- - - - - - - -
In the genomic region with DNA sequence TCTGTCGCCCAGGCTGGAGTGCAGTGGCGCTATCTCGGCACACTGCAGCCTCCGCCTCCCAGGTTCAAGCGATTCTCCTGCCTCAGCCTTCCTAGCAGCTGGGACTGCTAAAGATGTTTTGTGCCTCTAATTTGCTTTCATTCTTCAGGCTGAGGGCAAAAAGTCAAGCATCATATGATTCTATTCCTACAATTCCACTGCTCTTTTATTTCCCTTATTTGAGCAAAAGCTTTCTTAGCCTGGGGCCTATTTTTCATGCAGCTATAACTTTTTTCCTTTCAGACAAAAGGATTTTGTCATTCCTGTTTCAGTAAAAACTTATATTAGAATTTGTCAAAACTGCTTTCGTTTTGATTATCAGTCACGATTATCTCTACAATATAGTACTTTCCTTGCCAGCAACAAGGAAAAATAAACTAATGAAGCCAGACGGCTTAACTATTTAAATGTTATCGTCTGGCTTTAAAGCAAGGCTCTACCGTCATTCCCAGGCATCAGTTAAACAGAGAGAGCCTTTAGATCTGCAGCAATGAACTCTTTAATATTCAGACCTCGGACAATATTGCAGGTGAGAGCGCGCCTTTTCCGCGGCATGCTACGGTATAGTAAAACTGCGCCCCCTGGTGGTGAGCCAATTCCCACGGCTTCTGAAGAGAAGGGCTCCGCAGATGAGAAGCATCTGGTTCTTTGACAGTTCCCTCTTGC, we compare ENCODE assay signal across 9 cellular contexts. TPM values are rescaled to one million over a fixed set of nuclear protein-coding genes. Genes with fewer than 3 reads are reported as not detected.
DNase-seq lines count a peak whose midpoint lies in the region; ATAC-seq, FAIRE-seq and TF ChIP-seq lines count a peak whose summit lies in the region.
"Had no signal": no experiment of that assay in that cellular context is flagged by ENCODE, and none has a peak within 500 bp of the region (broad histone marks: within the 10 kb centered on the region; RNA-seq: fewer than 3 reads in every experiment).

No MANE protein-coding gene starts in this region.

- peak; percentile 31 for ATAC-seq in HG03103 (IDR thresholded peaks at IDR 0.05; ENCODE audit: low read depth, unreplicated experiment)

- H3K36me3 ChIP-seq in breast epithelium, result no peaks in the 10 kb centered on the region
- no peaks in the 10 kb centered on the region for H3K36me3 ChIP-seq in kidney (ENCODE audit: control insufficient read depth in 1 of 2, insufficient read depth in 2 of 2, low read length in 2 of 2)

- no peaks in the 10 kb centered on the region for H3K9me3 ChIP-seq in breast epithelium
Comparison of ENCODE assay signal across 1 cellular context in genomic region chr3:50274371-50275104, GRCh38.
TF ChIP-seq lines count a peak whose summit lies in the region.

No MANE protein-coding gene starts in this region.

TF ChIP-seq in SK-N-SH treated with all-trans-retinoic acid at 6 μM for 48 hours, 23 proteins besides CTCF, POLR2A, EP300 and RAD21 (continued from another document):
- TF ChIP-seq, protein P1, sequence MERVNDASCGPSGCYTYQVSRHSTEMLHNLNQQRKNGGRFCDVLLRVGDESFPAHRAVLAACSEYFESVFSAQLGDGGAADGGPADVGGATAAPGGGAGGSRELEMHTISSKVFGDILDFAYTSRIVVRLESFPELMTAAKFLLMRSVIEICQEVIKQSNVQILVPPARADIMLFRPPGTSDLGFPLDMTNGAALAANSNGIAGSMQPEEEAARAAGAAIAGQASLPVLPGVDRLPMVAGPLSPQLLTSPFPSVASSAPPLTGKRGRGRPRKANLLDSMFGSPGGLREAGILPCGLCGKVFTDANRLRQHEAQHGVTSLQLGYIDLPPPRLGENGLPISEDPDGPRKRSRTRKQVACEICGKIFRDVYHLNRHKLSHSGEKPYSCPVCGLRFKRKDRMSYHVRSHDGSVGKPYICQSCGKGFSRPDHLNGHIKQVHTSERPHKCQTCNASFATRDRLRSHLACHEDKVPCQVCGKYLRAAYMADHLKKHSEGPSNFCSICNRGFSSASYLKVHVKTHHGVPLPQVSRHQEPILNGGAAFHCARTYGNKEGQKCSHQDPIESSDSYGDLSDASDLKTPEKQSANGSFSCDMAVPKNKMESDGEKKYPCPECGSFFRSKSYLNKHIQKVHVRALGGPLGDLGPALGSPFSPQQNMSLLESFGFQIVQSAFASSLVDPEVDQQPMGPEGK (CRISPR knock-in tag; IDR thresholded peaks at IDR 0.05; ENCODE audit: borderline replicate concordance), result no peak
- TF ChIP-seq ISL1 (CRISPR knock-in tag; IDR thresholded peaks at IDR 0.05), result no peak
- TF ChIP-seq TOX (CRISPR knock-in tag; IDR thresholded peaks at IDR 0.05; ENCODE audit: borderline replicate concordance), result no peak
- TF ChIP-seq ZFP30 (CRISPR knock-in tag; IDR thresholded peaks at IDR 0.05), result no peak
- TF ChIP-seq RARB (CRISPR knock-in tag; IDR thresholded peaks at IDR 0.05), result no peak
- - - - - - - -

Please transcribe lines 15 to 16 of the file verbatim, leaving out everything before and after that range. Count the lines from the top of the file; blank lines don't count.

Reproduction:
- TF ChIP-seq TOX (CRISPR knock-in tag; IDR thresholded peaks at IDR 0.05; ENCODE audit: borderline replicate concordance), result no peak
- TF ChIP-seq ZFP30 (CRISPR knock-in tag; IDR thresholded peaks at IDR 0.05), result no peak